food safetyFoodborne illness

Steps Restaurants Can Take to Keep Customers Safe from Foodborne Illnesses

Recent headlines about bacteria outbreaks and foodborne illnesses tied to restaurants have left many operators taking an in-depth look into their sanitation and safety practices. The U.S. Centers for Disease Control and Prevention (CDC) estimates that about 48 million people in America get sick every year from contaminated food, whether bacteria, viruses, parasites, toxins, or metals. Additionally, about 128,000 people end up hospitalized because of foodborne illnesses. 

Let’s explore the recent outbreaks, and the steps restaurants can take to reduce the chances of finding themselves in the midst of a foodborne illness.

Recent Outbreaks

According to the CDC, in 2022, the U.S. has experienced outbreaks in strains of E.coli, listeria, hepatitis A, salmonella, and norovirus. Recently, an outbreak of E.coli was reported, though not confirmed, after people ate sandwiches with romaine lettuce at Wendy’s restaurants in Indiana, Michigan, Ohio, and Pennsylvania before getting sick. As a precautionary measure, Wendy’s has disposed of the romaine lettuce in restaurants in those regions. About 97 illnesses and 43 hospitalizations have been reported. However, the CDC is not advising people to stop eating romaine lettuce or at Wendy’s restaurants. 

On September 12, 2022, another outbreak of E.coli was linked to ground beef in HelloFresh meal kits. The ground beef is subject to a health alert shipped to customers between July 2 and July 21. 

Restaurant Safety Protocol

Establishing cleaning and proper food handling policies ensures you’re doing all you can to keep your customers safe. Unfortunately, busy shifts can translate to employees taking shortcuts, which can lead to cross-contamination or not bothering to check the internal temperature of food. The good news is that a food safety culture can prevent illnesses. Make sure your staff is practicing the following protocols and place these policies in your employee training handbook. 

  • Clean and Sanitize All Surfaces

Cleaning involves washing off areas while sanitizing removes surface pathogens. Both of these processes should be part of your cleaning protocol. Establish a schedule and a checklist of things to clean, including cutting boards and countertops which should be properly cleaned before and after use. Other areas include equipment, storage, floor drains, and trash cans.

  • Wash Hands Often

According to FoodSafety.gov, hands should be washed before, during, and after food preparation, handling raw meats, using the restroom, or touching garbage. Employees should also be reminded to take the time to wash their hands after coughing, sneezing, or blowing their nose.

  • Properly Clean Fruits and Vegetables

According to the USDA and CDC, produce should be thoroughly washed under cold running water. Additionally, a vegetable brush may be necessary to clean all of the dirt and possible bacteria from produce with crevices. 

  • Keep Temperature Logs

Keeping temperature logs helps make recording food temperatures an automatic action in daily activities. Important temperatures include when shipments arrive to make sure they’ve arrived safely. Meat and milk products should be received at 40°F or colder. Egg and egg products should be 45°F or colder. Operators will also want to make sure they are storing cold foods below 41°F and hot foods above 139°F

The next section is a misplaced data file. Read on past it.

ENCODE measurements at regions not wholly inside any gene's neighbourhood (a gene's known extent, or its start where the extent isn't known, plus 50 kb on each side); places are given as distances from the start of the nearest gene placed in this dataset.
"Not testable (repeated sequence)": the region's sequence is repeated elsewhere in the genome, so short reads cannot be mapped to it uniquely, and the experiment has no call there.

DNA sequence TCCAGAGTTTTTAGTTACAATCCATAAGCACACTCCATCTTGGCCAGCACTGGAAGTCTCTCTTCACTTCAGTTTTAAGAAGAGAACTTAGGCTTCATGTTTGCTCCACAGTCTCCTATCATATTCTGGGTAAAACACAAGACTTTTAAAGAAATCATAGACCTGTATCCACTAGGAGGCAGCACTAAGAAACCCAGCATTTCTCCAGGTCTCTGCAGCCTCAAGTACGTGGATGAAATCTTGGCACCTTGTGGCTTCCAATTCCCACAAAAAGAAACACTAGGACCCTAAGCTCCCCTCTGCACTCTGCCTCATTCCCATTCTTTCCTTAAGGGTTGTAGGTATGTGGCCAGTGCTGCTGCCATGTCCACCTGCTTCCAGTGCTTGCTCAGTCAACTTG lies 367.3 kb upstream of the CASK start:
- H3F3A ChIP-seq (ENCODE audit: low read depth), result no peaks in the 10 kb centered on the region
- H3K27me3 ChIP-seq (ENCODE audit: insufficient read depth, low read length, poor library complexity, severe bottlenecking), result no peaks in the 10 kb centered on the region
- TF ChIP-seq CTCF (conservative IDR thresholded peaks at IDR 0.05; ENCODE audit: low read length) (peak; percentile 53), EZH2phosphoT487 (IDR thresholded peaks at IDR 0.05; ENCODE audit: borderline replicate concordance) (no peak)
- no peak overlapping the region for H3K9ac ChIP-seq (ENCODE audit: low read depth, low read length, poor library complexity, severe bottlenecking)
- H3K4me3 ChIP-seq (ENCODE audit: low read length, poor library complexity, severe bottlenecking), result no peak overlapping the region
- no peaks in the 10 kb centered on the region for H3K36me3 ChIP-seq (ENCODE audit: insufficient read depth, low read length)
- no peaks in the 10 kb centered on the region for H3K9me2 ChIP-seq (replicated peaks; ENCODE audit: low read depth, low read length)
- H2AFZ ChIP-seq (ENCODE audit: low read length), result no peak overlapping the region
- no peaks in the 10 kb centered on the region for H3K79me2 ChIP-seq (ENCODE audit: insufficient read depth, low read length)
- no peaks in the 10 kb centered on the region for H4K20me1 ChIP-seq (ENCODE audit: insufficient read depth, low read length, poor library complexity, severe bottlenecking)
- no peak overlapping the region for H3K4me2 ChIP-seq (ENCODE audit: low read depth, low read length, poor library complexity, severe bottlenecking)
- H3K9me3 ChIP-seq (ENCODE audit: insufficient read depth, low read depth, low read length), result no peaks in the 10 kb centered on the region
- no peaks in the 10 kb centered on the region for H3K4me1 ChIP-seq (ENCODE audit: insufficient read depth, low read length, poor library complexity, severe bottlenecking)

According to the USDA, when cooking beef, pork, or lamb, the minimum internal temperature is 145°F, with a resting time of at least three minutes. The minimum temperature for ground meat is 160°F, and all poultry should be cooked to 165°F.

  •  Stay Alert to Food Recalls

Make sure to set up food recall alerts or check regularly. The USDA and FDA frequently publish these lists. You can also sign up for USDA text or email alerts. Keep a wary eye on your supply chain and ensure your suppliers are upfront about any issues. 

  • Label Food with Dates

First-In-First-Out is a standard practice in restaurants. Unfortunately, busy BOHs can lead to food stored away quickly upon receipt and older food getting pushed to the back. Instruct your staff to create food labels that include the date it arrived, the date it was prepared, and the expiration date. 

FAQS

What is considered the danger temperature zone for food?

The danger zone occurs when food temperatures are between 40°F and 140°F. Rapid bacteria growth can occur in food that remains in the danger zone for too long. Generally, food should not be kept in the danger zone for more than two hours.

How do I handle a food poisoning accusation at my restaurant?

The good news is that food poisoning can almost always be avoided with adequate food safety procedures. Establishing a work culture that emphasizes hygiene is critical. That said, if you find your establishment facing these accusations, it’s essential to take immediate action. 

To do this, you need to have a food safety response plan in place. Part of the process is obtaining information from the customer, such as the menu item and what time they ate it. Did anyone else in their party eat the same food? Find out what symptoms they’re experiencing and if they’ve seen the doctor. 

Gather relevant information, such as who prepared, cooked, and served the food. Check temperature logs, food labels, and if any employees have come down with an illness. Reach out to food suppliers and find out if they have received any other complaints. In some areas, it’s mandated to call the local health authorities. It takes time to determine the source of an illness. Helping trace the contamination can prevent the possibility of widespread disease.

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